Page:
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Monday, Jul 15, 2024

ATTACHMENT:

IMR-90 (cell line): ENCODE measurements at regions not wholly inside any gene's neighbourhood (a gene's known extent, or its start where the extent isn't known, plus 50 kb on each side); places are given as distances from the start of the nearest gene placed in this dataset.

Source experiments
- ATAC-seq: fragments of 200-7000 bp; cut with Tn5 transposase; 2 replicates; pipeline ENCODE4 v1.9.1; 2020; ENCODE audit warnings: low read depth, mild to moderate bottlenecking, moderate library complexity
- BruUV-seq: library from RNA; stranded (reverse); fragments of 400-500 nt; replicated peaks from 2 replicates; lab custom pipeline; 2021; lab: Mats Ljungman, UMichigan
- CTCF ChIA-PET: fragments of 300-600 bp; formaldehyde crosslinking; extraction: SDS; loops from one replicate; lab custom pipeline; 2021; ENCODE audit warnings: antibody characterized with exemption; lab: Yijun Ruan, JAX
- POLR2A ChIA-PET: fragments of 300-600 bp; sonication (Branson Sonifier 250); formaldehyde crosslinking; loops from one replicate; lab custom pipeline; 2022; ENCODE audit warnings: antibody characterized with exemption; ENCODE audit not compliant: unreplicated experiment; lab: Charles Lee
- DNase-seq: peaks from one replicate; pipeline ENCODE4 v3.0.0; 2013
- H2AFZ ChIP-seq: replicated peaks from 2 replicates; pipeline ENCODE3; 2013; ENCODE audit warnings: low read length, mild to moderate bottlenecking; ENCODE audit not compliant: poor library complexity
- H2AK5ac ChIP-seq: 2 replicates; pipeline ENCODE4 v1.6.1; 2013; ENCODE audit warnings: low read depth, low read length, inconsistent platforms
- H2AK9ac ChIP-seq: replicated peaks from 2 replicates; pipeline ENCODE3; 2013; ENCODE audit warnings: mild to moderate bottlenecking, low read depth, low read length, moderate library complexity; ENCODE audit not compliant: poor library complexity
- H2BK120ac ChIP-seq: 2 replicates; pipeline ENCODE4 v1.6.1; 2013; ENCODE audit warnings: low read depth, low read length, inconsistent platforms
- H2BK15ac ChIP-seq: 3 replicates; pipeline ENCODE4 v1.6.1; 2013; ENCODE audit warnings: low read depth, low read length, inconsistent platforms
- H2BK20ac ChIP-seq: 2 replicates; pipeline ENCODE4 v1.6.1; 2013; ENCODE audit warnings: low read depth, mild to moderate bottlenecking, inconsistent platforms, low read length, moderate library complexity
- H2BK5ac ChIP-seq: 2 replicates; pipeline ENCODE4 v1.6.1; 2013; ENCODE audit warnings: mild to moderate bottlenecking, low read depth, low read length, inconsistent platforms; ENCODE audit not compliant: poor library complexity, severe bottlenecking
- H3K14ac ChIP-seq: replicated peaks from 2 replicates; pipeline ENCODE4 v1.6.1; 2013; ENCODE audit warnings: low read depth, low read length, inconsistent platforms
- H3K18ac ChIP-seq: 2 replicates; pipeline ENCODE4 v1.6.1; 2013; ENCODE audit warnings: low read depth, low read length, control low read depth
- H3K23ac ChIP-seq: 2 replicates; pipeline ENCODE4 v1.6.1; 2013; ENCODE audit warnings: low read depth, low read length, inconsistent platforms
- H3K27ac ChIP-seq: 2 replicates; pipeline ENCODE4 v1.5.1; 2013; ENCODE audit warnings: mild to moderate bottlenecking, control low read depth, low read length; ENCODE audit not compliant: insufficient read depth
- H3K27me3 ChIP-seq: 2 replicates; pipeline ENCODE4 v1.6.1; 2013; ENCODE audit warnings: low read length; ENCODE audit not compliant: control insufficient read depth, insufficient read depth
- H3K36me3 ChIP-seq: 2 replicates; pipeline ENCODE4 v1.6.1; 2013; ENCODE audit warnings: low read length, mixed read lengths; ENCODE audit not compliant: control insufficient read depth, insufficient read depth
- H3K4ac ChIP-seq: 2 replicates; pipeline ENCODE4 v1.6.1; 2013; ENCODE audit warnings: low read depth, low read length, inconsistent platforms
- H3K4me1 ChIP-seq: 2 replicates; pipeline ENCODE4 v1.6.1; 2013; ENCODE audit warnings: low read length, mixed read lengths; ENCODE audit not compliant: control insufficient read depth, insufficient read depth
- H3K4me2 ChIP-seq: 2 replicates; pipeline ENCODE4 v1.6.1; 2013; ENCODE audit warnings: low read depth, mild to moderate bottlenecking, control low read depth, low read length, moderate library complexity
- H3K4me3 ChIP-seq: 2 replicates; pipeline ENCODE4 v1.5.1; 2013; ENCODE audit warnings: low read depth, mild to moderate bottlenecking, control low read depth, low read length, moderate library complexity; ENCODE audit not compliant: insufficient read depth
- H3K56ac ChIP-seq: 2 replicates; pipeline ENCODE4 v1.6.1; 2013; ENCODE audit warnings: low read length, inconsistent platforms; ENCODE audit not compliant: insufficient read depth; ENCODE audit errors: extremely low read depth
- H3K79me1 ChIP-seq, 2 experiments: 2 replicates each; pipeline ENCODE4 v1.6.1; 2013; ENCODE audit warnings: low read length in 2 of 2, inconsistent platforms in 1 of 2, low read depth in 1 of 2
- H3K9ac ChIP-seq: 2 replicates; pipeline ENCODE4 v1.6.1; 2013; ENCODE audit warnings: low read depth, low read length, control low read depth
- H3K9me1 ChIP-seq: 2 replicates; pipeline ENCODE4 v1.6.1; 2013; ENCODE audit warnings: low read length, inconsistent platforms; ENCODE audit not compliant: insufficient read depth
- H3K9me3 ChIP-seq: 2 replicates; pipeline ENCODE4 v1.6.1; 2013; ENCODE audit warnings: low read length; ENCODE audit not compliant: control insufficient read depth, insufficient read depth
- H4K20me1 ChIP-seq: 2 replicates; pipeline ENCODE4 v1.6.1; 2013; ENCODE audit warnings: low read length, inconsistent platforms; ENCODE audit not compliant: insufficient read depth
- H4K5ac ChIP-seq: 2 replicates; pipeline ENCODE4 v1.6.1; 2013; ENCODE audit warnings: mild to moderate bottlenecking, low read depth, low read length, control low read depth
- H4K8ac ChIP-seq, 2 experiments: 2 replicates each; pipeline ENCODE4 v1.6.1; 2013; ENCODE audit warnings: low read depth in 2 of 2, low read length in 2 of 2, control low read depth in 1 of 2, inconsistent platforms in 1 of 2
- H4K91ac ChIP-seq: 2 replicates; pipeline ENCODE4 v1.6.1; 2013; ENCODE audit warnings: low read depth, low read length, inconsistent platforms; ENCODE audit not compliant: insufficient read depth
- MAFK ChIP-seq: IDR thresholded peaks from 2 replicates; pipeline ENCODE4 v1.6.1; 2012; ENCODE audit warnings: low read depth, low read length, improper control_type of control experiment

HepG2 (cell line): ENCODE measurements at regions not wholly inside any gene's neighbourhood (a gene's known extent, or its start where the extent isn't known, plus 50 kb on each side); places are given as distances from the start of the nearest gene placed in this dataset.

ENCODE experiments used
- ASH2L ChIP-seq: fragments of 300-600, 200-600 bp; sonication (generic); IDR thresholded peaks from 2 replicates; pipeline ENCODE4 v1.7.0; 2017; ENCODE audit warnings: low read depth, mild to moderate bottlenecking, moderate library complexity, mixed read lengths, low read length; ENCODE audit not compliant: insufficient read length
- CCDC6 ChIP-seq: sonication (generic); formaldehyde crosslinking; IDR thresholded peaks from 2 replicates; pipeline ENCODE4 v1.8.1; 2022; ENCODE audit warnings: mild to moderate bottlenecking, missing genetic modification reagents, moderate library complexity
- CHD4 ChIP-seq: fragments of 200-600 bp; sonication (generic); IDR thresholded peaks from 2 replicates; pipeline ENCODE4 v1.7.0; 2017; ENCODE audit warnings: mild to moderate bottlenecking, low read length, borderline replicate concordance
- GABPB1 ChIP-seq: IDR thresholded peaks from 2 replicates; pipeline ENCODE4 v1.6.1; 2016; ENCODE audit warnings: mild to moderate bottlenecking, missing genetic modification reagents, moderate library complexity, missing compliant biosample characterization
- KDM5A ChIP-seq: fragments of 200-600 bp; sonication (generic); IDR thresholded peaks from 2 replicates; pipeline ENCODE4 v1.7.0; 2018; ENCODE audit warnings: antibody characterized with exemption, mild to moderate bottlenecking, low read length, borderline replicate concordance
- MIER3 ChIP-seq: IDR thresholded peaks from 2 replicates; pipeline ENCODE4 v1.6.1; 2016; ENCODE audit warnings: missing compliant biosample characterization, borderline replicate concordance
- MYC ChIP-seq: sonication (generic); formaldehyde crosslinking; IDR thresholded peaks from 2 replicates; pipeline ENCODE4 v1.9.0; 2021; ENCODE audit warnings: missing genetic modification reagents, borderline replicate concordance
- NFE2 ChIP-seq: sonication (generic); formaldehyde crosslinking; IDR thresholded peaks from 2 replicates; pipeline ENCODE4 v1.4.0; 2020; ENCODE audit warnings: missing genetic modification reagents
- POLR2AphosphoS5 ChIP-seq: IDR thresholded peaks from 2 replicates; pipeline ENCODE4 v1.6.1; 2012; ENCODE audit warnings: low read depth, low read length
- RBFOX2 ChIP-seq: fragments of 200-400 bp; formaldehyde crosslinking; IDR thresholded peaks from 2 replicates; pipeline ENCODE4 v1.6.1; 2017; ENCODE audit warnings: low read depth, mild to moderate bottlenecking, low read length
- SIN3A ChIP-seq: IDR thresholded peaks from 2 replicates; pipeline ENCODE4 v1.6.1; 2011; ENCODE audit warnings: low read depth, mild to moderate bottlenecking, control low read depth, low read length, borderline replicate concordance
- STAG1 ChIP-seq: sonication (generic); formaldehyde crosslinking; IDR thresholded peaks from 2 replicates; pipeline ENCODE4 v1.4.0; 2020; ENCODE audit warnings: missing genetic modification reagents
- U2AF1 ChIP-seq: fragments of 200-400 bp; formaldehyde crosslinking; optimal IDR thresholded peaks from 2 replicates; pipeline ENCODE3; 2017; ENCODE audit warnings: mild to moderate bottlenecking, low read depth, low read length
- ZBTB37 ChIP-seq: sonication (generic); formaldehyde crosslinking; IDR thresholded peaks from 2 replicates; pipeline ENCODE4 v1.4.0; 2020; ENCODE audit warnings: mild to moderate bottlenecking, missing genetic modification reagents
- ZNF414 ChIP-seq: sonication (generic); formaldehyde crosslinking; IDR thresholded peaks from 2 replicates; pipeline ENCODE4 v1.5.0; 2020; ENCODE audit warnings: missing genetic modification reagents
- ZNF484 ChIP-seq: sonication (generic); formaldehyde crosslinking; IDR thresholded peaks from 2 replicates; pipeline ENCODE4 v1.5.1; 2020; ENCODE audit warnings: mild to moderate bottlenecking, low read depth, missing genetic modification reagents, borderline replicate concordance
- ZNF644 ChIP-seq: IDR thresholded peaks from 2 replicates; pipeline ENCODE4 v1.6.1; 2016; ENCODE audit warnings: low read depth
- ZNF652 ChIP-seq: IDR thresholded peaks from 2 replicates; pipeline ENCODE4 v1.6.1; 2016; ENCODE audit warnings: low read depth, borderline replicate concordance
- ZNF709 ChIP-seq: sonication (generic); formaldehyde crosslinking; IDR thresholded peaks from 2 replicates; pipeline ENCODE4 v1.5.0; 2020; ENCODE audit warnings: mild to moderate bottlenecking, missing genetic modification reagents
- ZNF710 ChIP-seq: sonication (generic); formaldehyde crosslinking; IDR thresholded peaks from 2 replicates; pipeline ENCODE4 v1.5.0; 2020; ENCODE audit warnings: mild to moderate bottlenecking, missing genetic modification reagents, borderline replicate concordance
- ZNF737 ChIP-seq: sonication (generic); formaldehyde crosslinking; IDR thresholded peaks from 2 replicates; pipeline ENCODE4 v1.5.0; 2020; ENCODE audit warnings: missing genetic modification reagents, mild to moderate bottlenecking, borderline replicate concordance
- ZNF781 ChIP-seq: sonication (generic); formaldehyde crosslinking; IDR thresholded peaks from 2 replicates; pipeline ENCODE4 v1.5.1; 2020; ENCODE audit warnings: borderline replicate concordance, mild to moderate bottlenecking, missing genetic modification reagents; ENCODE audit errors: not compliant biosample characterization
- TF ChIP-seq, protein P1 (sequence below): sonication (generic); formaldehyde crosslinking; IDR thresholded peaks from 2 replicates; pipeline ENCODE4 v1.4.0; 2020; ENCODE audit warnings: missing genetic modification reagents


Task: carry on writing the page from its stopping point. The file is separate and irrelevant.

Bar Code